In light of the mass shooting at two mosques in Christchurch, New Zealand and the ongoing hate crimes experienced by Muslims in our own country, this month’s blog post focuses on the importance of inclusion of Muslim characters in literature.
According to NCTE’s position statement on anti-racism to support teaching and learning, educators have a responsibility to actively identify and respond to acts of racism and discrimination and promote cultural diversity and inclusion to “eradicate racism, bias, and prejudice in spaces of teaching and learning” (2018). We believe that literature can serve as a window to learn about unfamiliar people, places, and experiences and can help to deepen the reader’s ability to value all humans. “According to Scholastic’s biennial Kids & Family Reading Report, 88 percent of parents believe that reading fiction and nonfiction is a good way for their kids to better understand the world and three out of four kids agree.”
In this month’s post, we invite guest blogger, Johnna Malici, principal and fifth grade language arts teacher at As-Sabeel Academy, an Islamic elementary and middle school in Greenville, South Carolina, to share why students need books with muslim characters.
Why Students Need Books with Muslim Characters
About three years ago, our then sixth grade class was on a field trip to see a play at a local performing arts center along with hundreds of other students from neighboring schools. That day, as it turns out, would not be remembered as a fun outing with classmates. Instead, the students would be scarred by the memory of what it can mean to be part of a vilified minority group in America.
By the end of the school day, we learned all the details. It started even before the performance began. A group of students from another school began harassing our female students, who are identifiably Muslim by virtue of wearing the headscarf (hijab). “Are we gonna die today?” “Do you have bombs?” they taunted. Our students ignored the abuse, thinking it would stop if they didn’t respond. However, it only continued during the show when the harassers began pulling at our girls’ hijabs. Because teachers from both our school and the other school were seated at the other end of their respective rows, no adult was present to witness the abuse. Unsure of how to handle such a situation, our students told the teacher only upon returning to school, unable to hide their emotions as they described what had happened.
I wish I could say that these kinds of experiences are rare in the American Muslim community. But unfortunately, they have become rather common. And, to be frank, this instance was rather benign compared with the abuse and violence that some Muslims are subjected to. To be a Muslim youth in America means to experience regular doses of micro-aggressions, at a minimum.
You may be wondering what this has to do with children’s books. In my mind, the connection is clear. In this climate of “fear of the other” on the one hand, and “fear to be myself” on the other, books are important. For non-Muslim students, books offer the possibility of “meeting” a Muslim. Upon meeting a character like Amina from Amina’s Voice by Hena Khan, for example, readers will relate to her struggle to overcome stage fright and to navigate middle school friendships. They will relate to her desire to want to blend in. They will experience the sadness and grief alongside her when her mosque is vandalized. In short, they will begin to see Amina as a human, and they will begin to empathize with her hopes and struggles. Through the book, the feared other becomes much less scary and a lot more like themselves.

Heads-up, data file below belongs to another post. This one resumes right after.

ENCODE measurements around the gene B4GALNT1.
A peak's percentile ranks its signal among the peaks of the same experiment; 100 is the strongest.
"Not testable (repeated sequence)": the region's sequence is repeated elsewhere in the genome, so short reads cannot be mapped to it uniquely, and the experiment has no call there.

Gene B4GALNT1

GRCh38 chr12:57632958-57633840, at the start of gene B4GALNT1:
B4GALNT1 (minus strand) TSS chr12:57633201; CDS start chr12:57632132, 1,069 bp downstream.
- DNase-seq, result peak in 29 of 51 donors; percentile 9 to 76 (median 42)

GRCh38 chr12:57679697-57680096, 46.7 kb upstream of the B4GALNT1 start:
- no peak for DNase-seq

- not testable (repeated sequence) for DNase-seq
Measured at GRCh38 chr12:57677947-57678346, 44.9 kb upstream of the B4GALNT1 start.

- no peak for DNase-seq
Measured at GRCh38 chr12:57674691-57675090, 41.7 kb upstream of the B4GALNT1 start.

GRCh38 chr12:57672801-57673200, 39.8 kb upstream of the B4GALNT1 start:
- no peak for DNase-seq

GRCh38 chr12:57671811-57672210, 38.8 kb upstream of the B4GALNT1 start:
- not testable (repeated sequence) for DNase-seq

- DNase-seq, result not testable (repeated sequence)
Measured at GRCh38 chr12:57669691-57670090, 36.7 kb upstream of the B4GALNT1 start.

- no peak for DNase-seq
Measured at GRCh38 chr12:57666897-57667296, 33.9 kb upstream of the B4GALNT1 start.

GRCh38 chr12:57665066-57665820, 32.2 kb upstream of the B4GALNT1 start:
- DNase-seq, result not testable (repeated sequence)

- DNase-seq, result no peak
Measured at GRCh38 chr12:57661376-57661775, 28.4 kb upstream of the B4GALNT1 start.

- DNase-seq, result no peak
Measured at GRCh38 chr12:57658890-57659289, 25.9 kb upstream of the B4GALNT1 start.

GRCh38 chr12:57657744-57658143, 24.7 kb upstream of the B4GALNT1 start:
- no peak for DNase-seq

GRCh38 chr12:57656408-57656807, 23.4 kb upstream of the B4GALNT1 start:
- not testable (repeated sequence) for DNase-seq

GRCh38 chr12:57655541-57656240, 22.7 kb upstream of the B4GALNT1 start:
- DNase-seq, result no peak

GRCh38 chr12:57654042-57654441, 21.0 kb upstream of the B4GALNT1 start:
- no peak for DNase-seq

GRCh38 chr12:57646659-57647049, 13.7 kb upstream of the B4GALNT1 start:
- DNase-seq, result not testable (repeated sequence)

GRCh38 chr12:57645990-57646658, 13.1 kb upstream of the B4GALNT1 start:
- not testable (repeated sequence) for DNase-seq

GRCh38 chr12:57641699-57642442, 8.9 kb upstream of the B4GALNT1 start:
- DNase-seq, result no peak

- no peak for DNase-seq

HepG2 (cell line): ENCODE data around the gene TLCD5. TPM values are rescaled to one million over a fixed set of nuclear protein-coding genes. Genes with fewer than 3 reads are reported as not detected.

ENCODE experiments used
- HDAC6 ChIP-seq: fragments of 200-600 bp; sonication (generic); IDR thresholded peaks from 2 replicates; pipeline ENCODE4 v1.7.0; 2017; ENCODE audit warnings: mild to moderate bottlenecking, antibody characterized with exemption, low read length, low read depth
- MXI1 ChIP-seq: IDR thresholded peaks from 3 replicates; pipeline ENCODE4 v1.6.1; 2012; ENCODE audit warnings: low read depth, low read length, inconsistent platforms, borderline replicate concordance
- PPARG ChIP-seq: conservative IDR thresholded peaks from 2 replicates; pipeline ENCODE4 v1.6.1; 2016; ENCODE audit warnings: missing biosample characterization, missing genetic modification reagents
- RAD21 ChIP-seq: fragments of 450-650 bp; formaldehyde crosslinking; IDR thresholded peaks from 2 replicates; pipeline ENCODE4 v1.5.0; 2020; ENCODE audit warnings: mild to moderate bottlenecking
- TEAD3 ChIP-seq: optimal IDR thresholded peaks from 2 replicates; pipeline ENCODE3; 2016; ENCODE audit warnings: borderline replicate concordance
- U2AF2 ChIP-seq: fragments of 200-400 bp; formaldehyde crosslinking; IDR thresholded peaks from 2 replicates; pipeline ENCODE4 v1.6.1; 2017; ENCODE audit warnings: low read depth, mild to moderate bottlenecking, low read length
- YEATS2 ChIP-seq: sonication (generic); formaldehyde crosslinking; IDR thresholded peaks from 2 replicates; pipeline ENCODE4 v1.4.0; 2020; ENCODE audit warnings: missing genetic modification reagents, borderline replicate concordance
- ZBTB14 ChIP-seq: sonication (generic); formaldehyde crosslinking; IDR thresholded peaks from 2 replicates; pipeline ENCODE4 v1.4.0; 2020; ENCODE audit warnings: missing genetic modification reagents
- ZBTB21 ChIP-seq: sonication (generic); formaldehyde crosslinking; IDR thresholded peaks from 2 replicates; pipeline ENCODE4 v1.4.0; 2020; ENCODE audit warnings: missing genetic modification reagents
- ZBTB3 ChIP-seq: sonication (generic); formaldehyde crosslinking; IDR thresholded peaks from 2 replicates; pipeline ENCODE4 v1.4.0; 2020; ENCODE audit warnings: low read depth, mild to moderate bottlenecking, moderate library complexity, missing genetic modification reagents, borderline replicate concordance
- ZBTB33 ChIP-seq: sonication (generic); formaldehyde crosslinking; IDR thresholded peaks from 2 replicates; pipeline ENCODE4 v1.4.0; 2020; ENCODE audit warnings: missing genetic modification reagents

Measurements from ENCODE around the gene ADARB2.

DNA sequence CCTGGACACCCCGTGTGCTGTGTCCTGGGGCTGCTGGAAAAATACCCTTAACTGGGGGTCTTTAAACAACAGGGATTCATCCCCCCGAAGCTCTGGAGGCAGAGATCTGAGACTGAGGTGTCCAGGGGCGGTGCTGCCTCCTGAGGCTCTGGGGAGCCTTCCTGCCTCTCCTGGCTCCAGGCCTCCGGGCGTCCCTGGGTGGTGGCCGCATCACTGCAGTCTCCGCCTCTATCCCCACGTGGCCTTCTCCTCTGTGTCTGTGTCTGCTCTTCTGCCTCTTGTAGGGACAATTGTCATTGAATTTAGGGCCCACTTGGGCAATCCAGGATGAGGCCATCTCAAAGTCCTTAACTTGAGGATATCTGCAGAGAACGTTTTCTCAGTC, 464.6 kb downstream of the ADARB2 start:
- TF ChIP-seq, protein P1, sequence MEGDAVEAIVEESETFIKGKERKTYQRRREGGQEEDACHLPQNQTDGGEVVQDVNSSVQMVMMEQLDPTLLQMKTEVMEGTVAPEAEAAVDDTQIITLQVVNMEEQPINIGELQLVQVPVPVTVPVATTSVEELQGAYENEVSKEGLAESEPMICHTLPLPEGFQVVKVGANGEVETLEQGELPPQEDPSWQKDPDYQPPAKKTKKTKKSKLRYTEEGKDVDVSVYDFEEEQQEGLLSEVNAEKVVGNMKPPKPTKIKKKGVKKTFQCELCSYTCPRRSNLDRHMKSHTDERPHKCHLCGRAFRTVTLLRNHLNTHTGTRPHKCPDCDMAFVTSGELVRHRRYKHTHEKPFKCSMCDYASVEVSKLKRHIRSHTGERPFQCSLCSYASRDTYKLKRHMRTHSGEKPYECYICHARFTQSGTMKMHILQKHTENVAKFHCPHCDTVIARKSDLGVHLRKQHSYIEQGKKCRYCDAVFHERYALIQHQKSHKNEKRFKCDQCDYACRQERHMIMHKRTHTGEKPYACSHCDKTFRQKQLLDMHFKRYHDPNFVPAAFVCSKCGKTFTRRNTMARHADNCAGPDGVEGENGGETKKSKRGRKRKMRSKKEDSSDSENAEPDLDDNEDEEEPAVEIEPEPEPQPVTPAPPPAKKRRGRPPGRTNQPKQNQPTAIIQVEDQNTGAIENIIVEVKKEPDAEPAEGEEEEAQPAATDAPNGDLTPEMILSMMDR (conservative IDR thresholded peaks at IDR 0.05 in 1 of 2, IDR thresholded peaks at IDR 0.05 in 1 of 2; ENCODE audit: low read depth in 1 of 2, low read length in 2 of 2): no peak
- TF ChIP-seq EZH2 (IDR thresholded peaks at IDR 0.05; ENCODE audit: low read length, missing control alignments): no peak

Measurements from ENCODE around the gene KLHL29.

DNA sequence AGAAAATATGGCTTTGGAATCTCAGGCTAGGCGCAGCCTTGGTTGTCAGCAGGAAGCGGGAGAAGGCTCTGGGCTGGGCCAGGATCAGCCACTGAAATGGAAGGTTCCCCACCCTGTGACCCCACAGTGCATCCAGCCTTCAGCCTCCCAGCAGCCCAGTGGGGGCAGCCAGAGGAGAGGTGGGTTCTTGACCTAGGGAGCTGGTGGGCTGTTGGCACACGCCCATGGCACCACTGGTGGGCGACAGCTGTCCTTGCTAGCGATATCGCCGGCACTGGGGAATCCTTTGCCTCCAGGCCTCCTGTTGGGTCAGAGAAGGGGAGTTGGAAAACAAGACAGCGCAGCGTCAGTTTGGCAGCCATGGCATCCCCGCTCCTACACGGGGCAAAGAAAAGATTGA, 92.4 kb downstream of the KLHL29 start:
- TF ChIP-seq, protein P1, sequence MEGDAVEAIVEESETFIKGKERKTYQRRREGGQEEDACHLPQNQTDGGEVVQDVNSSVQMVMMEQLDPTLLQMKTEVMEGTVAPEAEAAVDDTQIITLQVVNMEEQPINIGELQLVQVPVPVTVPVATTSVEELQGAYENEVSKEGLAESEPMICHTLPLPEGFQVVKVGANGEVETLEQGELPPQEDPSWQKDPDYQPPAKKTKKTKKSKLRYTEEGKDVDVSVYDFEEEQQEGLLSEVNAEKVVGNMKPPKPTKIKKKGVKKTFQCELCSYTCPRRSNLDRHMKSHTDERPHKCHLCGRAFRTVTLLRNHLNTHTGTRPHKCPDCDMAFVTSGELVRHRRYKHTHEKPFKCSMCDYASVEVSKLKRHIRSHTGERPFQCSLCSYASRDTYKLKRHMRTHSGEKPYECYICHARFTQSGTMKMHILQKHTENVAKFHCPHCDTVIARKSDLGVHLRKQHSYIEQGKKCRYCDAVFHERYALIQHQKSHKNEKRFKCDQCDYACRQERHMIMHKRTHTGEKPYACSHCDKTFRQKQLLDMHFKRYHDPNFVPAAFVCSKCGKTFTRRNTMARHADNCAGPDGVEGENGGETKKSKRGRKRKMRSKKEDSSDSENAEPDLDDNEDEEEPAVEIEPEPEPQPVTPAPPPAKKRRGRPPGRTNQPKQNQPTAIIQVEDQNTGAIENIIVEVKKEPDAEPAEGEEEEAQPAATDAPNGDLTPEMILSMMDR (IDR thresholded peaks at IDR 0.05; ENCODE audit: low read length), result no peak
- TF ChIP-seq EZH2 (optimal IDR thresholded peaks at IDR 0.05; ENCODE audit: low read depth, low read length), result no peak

For Muslim students, books can offer support, comfort, and validation. Imagine how rare an occasion it is for a Muslim student to “see” him or herself in a text. Though books featuring Muslim characters have definitely been increasing in recent years, they are still few in number. As a teacher or librarian, you have the power to choose a book that will validate the very students who, day in and day out, experience attacks (big and small) on their identity. Imagine how your Muslim student would feel when you choose to read aloud Wishtree by Katherine Applegate. My teacher chose a book about a character like me! Through Samar, the Muslim student will see that s/he is not alone; there are other Muslim kids out there who experience negativities at school and in their community. But s/he will also see that, just like Samar, there are friends ready to help, notably the teacher who chose to read this book.
Yes, books are important. But, teachers and librarians are important, too. How many school libraries offer books featuring Muslim characters? Even more importantly, how many teachers are choosing these books for read alouds and novel studies in their classrooms? How would that field trip three years ago have been different had those students “met” a Muslim previously? As educators, we have a critical role to play in creating a culture where marginalized students, be they Muslim, Latinx, African American (or of any other marginalized identity), feel they are a valued part of the society, and where majority students are compelled to understand and empathize with the other. Books can help us with this mission.
For more reading:
- Parents, we need to teach our children about the dangers of hate-laced speech against Muslims by Hena Khan
- More Muslim Characters in Books by Johnna Malici
- Newstreet, C., Sarker, A., & Shearer, R. (2019). Teaching empathy: Exploring multiple perspectives to address Islamophobia through children’s literature. The Reading Teacher, 72(5), 559-568.
To learn more about Johnna’s work with her fifth grade students and a list of suggested books, check out our new book, Reading to Make a Difference: Using Literature to Help Students Think Deeply, Speak Freely, and Take Action.